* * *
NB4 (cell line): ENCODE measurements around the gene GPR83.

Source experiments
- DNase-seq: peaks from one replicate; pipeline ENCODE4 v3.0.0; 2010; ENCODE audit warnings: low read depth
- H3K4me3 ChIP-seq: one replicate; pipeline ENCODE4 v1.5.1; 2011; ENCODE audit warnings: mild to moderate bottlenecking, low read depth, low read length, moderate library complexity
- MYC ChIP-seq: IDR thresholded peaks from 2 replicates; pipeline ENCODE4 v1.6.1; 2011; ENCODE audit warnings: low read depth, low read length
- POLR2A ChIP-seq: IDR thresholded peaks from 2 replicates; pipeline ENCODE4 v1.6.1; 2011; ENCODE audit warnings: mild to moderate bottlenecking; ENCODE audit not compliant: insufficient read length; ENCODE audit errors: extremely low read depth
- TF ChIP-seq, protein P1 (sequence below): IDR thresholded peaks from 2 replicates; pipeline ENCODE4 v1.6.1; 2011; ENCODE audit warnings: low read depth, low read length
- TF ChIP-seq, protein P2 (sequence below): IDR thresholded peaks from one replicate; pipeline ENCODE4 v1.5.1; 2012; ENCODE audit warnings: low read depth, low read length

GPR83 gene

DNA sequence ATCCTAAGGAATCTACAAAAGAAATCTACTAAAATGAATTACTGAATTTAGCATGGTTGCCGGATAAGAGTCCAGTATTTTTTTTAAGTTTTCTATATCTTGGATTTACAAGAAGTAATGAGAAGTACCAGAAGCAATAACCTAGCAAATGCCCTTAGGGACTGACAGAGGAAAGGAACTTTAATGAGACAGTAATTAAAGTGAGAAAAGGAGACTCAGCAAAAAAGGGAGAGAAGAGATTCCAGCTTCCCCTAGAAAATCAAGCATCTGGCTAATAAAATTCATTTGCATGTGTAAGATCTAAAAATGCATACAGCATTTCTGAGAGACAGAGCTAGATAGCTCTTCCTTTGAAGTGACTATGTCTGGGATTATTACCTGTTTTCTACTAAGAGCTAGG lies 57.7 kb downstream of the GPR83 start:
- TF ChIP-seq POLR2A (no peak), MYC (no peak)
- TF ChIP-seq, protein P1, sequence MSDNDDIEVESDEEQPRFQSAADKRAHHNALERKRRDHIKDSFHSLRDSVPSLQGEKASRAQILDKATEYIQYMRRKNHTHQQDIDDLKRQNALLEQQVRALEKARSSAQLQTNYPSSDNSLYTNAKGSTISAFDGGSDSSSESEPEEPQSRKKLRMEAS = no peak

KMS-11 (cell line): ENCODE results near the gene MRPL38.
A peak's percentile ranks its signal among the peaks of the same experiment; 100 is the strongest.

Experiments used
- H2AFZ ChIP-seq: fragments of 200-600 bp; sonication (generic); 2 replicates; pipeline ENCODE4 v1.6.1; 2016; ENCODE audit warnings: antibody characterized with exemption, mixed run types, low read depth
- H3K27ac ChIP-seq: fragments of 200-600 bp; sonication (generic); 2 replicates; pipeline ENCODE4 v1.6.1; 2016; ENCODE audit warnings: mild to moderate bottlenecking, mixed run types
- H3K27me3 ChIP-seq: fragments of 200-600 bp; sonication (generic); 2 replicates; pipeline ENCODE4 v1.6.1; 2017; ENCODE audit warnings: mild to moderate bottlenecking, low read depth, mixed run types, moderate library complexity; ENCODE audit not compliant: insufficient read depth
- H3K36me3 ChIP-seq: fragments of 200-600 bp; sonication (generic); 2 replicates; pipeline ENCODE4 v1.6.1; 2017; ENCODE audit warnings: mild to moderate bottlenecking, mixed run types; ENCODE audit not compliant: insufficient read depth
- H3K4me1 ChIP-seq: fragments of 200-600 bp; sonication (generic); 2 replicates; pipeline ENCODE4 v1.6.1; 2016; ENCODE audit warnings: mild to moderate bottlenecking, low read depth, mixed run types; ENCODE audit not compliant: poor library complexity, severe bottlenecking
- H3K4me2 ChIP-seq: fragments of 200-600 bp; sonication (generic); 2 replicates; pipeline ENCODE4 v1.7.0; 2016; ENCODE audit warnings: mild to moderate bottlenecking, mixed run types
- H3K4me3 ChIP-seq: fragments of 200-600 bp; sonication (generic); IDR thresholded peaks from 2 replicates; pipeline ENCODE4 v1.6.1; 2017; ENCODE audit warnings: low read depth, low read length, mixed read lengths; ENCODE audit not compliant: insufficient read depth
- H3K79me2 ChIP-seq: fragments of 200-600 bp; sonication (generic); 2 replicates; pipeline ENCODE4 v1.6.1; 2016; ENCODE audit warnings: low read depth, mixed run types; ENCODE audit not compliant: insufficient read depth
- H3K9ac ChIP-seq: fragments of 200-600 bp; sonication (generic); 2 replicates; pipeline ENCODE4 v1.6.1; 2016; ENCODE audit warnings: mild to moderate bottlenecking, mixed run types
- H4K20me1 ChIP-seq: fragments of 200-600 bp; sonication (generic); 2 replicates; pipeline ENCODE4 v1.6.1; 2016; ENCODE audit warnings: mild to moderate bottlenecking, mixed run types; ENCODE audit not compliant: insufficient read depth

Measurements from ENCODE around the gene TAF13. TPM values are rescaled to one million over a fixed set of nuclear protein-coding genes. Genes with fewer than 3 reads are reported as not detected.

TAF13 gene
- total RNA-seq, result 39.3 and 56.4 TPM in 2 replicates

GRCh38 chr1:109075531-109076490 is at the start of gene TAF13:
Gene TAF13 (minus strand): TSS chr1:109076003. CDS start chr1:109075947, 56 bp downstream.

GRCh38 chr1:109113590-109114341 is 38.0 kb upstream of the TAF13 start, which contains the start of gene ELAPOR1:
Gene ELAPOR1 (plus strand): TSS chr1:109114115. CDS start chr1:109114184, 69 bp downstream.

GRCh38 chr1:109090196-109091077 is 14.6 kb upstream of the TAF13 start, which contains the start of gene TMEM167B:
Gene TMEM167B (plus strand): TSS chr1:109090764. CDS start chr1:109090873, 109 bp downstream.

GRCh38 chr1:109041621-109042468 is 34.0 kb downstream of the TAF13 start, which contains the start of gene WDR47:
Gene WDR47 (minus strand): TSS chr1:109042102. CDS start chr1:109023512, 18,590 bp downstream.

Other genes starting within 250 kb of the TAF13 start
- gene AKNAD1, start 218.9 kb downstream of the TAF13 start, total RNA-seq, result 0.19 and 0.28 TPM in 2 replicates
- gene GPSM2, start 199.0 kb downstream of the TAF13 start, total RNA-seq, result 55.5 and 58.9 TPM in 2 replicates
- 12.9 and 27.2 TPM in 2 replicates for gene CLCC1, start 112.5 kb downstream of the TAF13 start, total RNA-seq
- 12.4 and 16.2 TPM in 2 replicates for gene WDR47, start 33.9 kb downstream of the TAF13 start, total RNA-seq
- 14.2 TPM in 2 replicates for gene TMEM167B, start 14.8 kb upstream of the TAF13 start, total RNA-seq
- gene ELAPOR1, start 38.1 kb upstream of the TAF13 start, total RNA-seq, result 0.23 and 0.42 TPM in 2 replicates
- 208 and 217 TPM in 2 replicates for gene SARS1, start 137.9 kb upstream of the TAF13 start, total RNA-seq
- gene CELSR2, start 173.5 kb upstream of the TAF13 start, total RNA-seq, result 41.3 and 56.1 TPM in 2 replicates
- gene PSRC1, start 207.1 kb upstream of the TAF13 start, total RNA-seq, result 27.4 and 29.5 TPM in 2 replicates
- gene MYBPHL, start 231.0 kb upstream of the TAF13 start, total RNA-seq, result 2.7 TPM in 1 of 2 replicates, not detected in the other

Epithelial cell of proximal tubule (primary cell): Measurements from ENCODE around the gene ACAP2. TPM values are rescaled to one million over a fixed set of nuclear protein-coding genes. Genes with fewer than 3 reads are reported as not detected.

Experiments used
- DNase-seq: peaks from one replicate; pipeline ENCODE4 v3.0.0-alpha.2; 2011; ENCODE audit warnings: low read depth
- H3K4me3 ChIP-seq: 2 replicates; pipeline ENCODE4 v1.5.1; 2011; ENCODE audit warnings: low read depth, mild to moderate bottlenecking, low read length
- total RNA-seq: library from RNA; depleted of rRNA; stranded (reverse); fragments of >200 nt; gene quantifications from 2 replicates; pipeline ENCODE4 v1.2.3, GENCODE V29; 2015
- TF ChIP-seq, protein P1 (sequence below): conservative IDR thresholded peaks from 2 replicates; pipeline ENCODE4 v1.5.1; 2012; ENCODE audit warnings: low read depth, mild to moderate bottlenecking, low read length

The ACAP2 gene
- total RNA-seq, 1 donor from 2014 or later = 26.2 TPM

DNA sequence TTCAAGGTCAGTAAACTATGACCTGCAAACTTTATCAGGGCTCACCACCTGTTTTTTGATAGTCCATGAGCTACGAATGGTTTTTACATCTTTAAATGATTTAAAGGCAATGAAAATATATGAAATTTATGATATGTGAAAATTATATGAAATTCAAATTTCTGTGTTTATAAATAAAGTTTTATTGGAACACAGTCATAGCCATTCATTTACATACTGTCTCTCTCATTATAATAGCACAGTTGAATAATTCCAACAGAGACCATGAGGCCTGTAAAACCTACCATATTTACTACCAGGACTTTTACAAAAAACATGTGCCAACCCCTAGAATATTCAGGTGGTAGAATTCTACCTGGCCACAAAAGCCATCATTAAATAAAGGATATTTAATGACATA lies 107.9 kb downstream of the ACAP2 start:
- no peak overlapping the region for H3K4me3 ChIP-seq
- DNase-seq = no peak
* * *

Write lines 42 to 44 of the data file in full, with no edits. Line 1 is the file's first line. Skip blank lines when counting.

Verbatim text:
- 14.2 TPM in 2 replicates for gene TMEM167B, start 14.8 kb upstream of the TAF13 start, total RNA-seq
- gene ELAPOR1, start 38.1 kb upstream of the TAF13 start, total RNA-seq, result 0.23 and 0.42 TPM in 2 replicates
- 208 and 217 TPM in 2 replicates for gene SARS1, start 137.9 kb upstream of the TAF13 start, total RNA-seq